Crusty's not asking the examiners to ask the poor no-resources students to recapitulate Temple's Christianity and the Social Order or Maurice's Kingdom of Christ. But couldn't they be asked to include an Anglican reflection of some sort on ethics?  Is not the entire debate convulsing the Anglican Communion regarding human sexuality, and which Crusty gathers most GOE takers are away of, based on moral theology and ethics (along with Scriptural interpretation, ecclesiology, and other theological issues, to be sure)?  Episcopalians make dozens of decisions every day on a whole range of issues from where to shop to where to live to which church to go to; could not the question have incorporated one aspect of what it means to be an Anglican Christian and Ethics?

Hint: If using Tarantino as example, don't use quotes with the N-word.
3)  Crusty is puzzled by "forms" of justice.  Once again, vagaries abound in question phrasing.  Do Tarantino revenge films count as a form of justice?  If there's something they're telegraphing that they are looking for here, be more specific, otherwise err on the side of allowing students to shape a theology of justice based on the sources outlined. Is the question - which, again, is a no resources question -- really improved by adding this second sentence to Part 1?  You've got to give students more of a lifeline if there are boxes to be checked here in reading an answer.  Provide additional quotes for them to incorporate into an answer, provide an excerpt from a theological text with potential examples for them to identify/incorporate -- both of which have been common practice in other years for "no resource" questions.  Given the way Ethics has been cannibalized in some theological faculties (but thankfully not Crusty's!) it would be unfair to expect a certain specificity in a no-resources question without more context.  Even Wait Wait Don't Tell Me often has either multiple choice questions or generous hints provided to panelists.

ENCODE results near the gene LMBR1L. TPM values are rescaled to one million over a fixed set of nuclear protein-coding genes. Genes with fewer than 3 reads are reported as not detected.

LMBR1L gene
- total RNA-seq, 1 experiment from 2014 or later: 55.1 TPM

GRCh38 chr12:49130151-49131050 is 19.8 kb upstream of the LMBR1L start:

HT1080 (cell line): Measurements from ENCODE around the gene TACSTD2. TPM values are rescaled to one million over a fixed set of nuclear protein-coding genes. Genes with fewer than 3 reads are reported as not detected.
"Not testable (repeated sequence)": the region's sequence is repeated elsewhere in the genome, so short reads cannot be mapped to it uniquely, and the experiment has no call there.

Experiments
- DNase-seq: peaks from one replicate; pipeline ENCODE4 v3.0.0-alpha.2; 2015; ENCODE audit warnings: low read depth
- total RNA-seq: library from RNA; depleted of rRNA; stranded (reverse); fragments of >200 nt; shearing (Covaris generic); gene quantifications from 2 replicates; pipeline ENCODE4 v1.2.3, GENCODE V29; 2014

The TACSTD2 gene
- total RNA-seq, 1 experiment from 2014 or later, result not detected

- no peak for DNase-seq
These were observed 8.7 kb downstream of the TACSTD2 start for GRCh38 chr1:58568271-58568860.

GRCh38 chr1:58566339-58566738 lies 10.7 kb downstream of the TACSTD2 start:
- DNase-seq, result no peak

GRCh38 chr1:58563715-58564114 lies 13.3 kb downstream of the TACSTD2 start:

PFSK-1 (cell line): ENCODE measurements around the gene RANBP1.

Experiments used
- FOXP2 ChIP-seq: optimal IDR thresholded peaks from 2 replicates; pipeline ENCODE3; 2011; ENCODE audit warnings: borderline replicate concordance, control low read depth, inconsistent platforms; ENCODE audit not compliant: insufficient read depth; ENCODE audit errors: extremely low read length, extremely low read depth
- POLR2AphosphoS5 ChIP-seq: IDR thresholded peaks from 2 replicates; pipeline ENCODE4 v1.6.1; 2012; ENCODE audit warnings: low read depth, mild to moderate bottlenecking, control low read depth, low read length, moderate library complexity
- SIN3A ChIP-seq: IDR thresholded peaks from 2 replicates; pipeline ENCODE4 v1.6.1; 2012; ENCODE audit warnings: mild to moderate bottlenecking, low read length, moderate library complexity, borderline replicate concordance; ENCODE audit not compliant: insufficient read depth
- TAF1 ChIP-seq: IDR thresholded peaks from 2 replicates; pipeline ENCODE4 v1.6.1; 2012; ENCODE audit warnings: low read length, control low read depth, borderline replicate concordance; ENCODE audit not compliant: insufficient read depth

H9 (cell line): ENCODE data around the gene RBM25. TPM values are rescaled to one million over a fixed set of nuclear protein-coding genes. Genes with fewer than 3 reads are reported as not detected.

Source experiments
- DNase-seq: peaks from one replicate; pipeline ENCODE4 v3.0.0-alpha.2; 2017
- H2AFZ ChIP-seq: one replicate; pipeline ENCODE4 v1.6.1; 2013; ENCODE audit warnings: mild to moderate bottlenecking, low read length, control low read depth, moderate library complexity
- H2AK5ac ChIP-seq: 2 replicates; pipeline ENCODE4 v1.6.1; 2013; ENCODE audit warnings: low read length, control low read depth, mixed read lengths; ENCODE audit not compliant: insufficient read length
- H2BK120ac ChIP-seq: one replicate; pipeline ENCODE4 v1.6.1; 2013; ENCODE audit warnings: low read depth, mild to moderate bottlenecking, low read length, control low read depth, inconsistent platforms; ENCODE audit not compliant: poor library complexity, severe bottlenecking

4)  Why separate theological and praxis?  After being asked to "expand" their understanding, students are then asked to write a separate essay on "what it means" to "practice" these forms.  Isn't an important component of Ethics about integrating theology and praxis?